In this bear market, investors are grasping at straws for stable securities that can deliver solid returns.
Though investors do tend to gravitate toward bonds in times of volatility, Vanguard is highlighting the attractiveness of Bond ETFs in particular.
A financial advisor can help you assess whether Bond ETFs are right for your financial strategy. Try matching with a financial advisor for free.
What Are Bond ETFs
Exchange-traded funds, or ETFs, are financial instruments that combine the blended assets of a mutual fund with the liquidity of an equity stock.
In a nutshell, ETFs are portfolio assets. This means that each fund holds a portfolio of underlying assets such as stocks, bonds, derivatives or real estate. The fund’s performance is based on the combined performance of its underlying assets. Each investor, in turn, receives a return based on their proportional ownership of the fund; own 1% of the fund’s shares, say, and you receive 1% of the fund’s returns.
While a firm can build ETFs out of any financial assets it chooses, most exchange-traded funds are structured around a target. They may focus on a specific industry, say, or a particular asset class. This is the case with fixed-income ETFs. These are exchange-traded funds built out of bonds. The goal of a fixed-income ETF is to generate consistent income from the interest payments made by the underlying bonds. The bonds generate interest payments, and the occasional capital gains when the fund sells them, and on a regular basis the fund issues those payments on a pro-rata basis to its shareholders.
This has become an increasingly popular way to invest, as the investment firm Vanguard recently noted. In the past five years investment in bond ETFs has more than doubled. As of June, 2022 firms held more than $1.2 trillion in these funds, and on a daily basis anywhere from $40 billion to $60 billion worth of trading occurs.
Given this high interest, the team at Vanguard recently published four pieces of advice for investors looking to get into this field.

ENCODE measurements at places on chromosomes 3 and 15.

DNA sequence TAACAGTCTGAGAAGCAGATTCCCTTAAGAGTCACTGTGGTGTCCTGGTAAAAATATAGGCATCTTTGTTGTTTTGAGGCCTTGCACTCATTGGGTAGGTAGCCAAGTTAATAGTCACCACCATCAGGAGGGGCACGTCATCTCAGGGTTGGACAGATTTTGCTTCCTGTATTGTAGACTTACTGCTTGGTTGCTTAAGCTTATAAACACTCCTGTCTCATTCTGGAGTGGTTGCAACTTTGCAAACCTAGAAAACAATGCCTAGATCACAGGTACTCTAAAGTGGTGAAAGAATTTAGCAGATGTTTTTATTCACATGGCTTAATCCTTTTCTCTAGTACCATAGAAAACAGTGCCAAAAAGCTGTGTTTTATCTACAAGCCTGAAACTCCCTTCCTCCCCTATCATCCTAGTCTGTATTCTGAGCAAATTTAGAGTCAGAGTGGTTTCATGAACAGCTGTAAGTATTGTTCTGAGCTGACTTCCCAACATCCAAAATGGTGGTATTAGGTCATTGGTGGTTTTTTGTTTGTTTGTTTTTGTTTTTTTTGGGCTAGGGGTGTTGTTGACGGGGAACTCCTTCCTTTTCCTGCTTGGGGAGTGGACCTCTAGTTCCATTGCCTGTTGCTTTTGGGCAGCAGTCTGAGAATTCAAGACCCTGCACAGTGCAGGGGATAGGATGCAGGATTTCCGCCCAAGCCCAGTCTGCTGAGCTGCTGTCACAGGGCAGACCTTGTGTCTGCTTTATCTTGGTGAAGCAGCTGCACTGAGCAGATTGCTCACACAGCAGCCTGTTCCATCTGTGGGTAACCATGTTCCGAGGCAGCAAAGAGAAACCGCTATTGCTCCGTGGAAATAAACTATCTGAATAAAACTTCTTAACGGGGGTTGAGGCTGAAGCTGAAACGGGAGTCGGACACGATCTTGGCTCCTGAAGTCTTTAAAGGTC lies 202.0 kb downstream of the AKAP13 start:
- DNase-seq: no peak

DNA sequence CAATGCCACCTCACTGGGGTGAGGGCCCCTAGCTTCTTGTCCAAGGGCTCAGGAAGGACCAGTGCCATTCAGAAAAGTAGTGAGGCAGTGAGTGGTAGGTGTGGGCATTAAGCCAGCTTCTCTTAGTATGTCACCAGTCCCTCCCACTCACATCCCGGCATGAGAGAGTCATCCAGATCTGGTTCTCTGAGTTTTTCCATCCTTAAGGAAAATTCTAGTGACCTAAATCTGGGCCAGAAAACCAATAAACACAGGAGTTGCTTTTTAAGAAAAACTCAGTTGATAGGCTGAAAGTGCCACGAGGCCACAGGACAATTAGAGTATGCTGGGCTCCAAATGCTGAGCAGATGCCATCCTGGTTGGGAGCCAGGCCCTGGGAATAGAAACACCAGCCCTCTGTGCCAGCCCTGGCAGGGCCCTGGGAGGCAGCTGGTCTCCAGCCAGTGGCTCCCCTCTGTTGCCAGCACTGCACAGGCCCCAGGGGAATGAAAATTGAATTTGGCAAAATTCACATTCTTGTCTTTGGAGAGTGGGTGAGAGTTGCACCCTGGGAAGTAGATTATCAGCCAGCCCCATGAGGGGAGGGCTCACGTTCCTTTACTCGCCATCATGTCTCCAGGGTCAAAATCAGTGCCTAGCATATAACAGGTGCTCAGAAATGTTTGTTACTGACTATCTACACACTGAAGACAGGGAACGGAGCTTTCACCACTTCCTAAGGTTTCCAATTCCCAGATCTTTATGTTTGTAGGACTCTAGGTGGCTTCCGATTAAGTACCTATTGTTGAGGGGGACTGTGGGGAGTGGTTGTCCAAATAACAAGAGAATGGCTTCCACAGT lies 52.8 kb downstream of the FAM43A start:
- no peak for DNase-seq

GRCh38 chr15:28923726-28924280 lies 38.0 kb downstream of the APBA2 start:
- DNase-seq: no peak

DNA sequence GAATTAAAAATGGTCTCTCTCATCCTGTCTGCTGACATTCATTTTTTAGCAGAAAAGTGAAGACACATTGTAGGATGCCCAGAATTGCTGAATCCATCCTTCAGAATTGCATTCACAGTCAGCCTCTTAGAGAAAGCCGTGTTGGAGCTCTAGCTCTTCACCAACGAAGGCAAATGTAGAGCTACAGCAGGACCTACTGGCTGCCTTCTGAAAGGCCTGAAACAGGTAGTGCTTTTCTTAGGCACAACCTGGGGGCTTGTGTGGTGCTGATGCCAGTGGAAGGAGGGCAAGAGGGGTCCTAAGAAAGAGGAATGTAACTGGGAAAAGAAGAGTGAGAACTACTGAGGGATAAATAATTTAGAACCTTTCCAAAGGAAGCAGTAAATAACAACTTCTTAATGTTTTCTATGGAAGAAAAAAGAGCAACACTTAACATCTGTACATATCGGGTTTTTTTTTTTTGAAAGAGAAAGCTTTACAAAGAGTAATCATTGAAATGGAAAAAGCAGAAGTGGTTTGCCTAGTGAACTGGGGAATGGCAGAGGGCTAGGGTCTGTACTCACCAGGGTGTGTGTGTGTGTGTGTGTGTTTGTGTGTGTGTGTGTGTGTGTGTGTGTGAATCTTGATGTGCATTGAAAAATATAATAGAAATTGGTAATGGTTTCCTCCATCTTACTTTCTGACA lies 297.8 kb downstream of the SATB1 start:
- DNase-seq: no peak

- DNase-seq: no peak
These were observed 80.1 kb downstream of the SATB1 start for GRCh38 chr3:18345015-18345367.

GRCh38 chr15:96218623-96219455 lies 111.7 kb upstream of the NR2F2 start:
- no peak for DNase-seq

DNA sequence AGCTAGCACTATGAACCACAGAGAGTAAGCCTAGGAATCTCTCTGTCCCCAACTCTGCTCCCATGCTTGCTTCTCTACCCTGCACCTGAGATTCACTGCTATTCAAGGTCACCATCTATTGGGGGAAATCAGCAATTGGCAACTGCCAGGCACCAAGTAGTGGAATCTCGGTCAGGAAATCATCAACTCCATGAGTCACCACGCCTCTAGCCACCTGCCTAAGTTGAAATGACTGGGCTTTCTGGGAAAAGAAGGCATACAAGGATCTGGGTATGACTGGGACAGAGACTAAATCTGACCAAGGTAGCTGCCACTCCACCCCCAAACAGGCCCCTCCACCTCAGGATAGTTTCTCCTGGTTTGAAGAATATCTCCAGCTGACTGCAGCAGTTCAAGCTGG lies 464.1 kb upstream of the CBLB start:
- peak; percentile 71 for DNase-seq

1. Look for a firm that understands the bond market.
Bonds are, as Vanguard writes, an “opaque market.”
One of the biggest recent issues in financial markets has been the rise of individual, or “retail,” investors. Specifically, individual investors have been flocking to assets traditionally the domain of professionals and firms. The trouble here is that most people understand the financial markets through the lens of stocks. People generally understand what stocks are and how they work, from capped losses to centralized markets and real time pricing, and they instinctively expect other investments to work the same way.
So it’s important to understand that this isn’t the case. Bonds are their own asset class and they obey their own rules. As Vanguard writes, “[w]hereas equities are traded on public exchanges and have real-time transparency into intraday pricing, individual bonds trade over the counter and can lack pricing transparency… [T]he over-the-counter trading makes it challenging for bond dealers and asset managers to pin down the sourcing of bonds and determine their fair-value prices.”
This can make bond markets more technical and more challenging than stocks. It’s important to find an ETF issuer that understands this, and that has a real expertise when it comes to bonds.
2. Understand the difference between index replication and index sampling.
Both stock and bond ETFs are often built around an index, meaning an external benchmark that the fund will try to replicate. For example, you might invest in an S&P 500 index fund. In that case, the fund will be built to try and track the performance of the S&P 500. When it goes up 10%, ideally so will the fund, and so on.